WashingtonExec 2013 Government Contracting Outlook Series:
The new year brings big changes for the Federal IT industry, and WashingtonExec is back with its Government Contracting Industry Outlook Series.
We are giving local executives the opportunity to share their thoughts on where they see our industry headed this year and beyond. Leaders were asked a series of questions focused on cloud computing, healthcare IT, defense, mobility, and more.
Harry Martin, CEO of Intelligent Decisions (ID), gave us his predictions for the new year.
WashingtonExec: What will the next year hold for government contracting?
Harry Martin: Government fiscal constraints are driving greater efficiency within the government, as well as through the contractor community. Increased use of Multiple Awards Contracts (MACs) and Lowest Price, Technical Acceptable (LPTA) are driving contractors to become more streamlined and efficient in their internal practices. Ultimately, this is good for all of us as taxpayers, but contracting officers need to develop methods to ensure that lpta represents the best value for the tax payer. The cheapest does not always represent the best value.
In 2013, more than any other year, it will be paramount for us to collaborate with our customers to develop efficiencies that save real money, realize real value and not just kick the can of true cost down the road.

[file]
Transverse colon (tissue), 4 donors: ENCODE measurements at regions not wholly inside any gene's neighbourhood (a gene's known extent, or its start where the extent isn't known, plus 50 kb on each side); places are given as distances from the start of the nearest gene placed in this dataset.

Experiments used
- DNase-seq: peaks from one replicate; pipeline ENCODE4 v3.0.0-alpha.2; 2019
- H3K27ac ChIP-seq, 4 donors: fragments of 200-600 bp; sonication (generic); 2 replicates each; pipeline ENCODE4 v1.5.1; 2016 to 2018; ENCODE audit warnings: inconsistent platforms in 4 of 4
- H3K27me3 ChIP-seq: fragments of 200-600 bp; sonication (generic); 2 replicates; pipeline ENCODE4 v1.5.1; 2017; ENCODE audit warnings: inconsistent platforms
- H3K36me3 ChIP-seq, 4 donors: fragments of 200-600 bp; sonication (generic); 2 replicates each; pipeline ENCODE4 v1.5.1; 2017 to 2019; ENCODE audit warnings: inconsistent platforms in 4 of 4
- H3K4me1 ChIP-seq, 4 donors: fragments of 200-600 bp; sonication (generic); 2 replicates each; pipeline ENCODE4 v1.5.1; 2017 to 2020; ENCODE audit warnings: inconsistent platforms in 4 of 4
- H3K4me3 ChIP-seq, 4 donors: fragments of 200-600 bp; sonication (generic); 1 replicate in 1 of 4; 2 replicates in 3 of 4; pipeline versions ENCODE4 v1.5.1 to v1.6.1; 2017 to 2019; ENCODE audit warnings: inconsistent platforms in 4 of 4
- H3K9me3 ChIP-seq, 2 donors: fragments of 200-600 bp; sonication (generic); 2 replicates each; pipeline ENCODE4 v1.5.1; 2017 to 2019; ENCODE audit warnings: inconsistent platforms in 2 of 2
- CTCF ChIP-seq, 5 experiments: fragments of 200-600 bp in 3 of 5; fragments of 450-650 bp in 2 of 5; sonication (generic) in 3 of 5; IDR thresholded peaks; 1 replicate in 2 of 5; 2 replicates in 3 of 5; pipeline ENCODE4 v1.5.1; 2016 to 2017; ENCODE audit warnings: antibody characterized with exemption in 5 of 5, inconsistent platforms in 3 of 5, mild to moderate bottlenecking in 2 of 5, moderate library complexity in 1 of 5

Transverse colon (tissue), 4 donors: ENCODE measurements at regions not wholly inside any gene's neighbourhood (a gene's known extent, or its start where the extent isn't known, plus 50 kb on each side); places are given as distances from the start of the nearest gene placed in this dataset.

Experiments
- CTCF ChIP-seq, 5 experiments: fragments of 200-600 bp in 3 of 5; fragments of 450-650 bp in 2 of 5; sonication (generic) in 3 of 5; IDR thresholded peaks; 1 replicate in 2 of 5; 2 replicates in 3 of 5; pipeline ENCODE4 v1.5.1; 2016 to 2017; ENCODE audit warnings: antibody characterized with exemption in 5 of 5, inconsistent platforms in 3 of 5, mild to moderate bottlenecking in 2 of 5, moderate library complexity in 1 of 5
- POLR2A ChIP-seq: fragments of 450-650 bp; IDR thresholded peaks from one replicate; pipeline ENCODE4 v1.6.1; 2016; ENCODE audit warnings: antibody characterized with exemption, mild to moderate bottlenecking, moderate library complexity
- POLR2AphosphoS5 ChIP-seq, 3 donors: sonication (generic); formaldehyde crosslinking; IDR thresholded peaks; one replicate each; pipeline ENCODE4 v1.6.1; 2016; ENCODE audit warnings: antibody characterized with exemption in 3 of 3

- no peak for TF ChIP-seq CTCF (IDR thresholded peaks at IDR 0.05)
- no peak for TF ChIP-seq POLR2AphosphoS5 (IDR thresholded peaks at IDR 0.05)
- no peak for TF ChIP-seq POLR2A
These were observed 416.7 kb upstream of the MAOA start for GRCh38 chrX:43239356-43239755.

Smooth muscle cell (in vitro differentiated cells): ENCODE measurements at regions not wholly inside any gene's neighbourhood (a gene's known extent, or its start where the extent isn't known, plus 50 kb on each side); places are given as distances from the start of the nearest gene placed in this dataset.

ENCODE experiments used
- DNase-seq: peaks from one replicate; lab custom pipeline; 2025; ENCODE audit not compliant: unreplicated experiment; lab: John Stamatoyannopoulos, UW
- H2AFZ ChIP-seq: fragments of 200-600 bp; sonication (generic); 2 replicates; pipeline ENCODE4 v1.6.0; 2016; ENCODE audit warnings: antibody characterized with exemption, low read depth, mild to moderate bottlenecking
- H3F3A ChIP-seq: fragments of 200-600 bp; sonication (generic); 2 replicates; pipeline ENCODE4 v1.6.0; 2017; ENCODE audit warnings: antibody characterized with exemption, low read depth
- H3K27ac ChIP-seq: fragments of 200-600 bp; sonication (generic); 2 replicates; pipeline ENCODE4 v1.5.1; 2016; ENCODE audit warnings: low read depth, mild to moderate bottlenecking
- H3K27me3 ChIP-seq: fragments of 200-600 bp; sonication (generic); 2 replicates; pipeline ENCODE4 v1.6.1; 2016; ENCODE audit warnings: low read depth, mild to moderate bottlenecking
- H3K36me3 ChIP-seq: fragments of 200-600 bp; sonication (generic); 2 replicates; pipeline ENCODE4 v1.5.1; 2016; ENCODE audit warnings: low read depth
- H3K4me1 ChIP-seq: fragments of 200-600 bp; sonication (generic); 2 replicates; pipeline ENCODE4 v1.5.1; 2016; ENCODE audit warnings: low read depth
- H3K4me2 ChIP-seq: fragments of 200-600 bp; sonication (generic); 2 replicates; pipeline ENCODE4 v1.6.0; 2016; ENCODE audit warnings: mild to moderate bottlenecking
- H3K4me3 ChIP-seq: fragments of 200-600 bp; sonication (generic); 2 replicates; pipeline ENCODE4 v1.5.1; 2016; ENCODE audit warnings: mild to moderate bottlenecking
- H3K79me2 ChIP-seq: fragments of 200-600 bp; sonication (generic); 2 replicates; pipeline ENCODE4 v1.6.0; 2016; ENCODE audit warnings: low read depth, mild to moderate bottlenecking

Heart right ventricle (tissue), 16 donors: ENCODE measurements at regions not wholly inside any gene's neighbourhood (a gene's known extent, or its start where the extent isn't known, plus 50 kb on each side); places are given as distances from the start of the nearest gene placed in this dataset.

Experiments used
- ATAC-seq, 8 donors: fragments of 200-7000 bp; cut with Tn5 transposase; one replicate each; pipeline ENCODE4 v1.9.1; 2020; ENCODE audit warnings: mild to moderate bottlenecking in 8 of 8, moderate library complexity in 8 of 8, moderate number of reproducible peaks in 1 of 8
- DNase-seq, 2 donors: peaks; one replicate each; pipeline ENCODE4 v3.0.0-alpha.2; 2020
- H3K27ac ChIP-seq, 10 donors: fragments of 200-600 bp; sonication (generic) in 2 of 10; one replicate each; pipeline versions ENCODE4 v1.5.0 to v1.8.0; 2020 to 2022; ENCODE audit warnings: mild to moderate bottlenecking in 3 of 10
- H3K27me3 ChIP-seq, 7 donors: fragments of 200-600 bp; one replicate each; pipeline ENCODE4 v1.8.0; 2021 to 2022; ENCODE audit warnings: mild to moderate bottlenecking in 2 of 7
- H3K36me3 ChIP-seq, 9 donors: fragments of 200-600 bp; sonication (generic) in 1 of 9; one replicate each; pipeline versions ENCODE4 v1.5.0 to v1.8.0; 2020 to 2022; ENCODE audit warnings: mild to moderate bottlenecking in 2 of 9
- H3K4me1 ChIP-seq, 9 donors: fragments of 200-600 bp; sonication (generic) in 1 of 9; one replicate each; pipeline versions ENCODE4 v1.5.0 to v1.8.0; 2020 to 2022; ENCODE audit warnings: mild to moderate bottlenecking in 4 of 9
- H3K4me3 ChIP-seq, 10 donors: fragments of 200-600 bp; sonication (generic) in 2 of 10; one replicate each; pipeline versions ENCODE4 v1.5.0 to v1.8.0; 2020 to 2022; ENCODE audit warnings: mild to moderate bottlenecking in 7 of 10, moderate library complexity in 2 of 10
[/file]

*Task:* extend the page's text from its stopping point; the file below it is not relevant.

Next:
WashingtonExec: What shape will collaboration taken between industry and government in addressing tough issues: Healthcare, Defense, Big Data, Mobility, Cloud, etc?
Harry Martin: Technology is only valuable when it has a positive effect on the real world. In the real world, people have issues with silo’s and barriers that are inefficient and costly. There are geographic barriers, as well as data silo’s and the physical limitations of legacy computing, both at the desktop and the server room. Cloud, Big Data, and collaboration are all methods for breaking down these barriers and reducing the inefficiencies from which poor communication, disparate data and staid systems have traditionally suffered.